Tuesday March 27th, 2018, 14:00
Room 306, IMAG Building, Saint-Martin d'Hères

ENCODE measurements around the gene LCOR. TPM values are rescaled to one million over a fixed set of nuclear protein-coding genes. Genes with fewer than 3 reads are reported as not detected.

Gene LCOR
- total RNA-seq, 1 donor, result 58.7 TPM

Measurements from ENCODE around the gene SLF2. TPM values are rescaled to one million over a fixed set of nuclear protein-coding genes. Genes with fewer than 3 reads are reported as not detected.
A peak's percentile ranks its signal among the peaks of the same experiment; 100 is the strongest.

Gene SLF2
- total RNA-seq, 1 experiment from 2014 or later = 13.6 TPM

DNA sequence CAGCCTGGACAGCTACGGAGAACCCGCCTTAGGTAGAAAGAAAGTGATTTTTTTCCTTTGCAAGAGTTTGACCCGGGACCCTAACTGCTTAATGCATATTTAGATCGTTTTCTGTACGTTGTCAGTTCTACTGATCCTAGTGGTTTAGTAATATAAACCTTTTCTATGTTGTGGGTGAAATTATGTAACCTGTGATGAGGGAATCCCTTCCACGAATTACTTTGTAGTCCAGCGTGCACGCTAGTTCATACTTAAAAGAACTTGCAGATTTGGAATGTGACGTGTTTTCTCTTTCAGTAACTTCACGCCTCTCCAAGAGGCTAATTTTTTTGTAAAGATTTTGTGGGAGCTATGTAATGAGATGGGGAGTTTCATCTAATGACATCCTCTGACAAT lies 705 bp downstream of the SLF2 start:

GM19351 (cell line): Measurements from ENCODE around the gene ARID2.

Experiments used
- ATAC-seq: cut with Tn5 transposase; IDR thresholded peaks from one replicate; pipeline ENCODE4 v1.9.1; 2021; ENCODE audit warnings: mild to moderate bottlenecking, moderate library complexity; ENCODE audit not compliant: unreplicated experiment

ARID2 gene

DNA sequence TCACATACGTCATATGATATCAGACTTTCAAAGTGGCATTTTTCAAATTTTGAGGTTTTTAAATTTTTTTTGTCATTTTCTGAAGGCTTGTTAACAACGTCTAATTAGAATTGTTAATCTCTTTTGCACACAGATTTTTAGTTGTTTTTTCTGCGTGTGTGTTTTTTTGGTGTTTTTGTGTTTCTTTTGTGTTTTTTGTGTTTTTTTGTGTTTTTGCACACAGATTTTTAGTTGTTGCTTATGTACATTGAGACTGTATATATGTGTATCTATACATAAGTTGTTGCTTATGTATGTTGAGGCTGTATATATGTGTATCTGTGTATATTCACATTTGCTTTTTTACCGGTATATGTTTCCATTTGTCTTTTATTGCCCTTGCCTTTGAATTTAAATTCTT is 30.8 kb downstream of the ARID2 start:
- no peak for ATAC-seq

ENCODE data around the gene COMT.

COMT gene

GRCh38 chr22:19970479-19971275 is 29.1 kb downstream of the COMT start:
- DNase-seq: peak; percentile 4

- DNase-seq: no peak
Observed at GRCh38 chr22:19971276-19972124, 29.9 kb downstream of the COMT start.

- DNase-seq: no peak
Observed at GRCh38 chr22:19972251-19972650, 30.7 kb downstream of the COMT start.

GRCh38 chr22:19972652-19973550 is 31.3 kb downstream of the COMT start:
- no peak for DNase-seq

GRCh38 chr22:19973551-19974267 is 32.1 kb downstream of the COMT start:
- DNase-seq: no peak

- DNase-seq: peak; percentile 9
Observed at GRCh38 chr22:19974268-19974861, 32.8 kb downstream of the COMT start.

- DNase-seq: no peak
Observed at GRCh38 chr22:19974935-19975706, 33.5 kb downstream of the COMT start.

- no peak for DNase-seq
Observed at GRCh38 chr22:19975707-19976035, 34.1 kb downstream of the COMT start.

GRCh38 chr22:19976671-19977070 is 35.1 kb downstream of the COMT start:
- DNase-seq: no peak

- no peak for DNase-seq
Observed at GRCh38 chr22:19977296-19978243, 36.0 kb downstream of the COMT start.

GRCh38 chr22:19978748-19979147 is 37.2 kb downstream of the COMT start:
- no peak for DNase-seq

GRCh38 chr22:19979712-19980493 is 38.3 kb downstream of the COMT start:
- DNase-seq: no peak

Multi-agent systems seek to promote successful interactions between autonomous artificial intelligences. A majority of approaches for designing such systems are tightly inspired by social organization in human societies (e.g. protocols, norms, organizations). These mechanisms, although fostering collaboration in specific situations, are still very inflexible when compared against human societies. Towards lifting this limitation, I searched for the key aspects that make human societies more flexible than their artificial counterpart, looking for new concepts with a fundamental approach: what are the basic building blocks that humans have but agents miss for fostering flexible collaboration? An intensive study of social sciences pointed to an obvious yet overlooked aspect of human societies: culture. Sharing a culture is critical for understanding each other and thus for collectively adapting to new situations, many multi-agent failures in situation of collaboration can be explained in terms of mismatching cultures. This talk introduces my research in integrating cultures within multi-agent systems, towards fostering collaboration: extracting the relevant concepts from social science theories; building models of culture; validating these models by simulating the influence of culture on emerging phenomena, such as gender inequalities, organizational performance; exploiting these models for improving collaboration flexibility in multi-agent systems.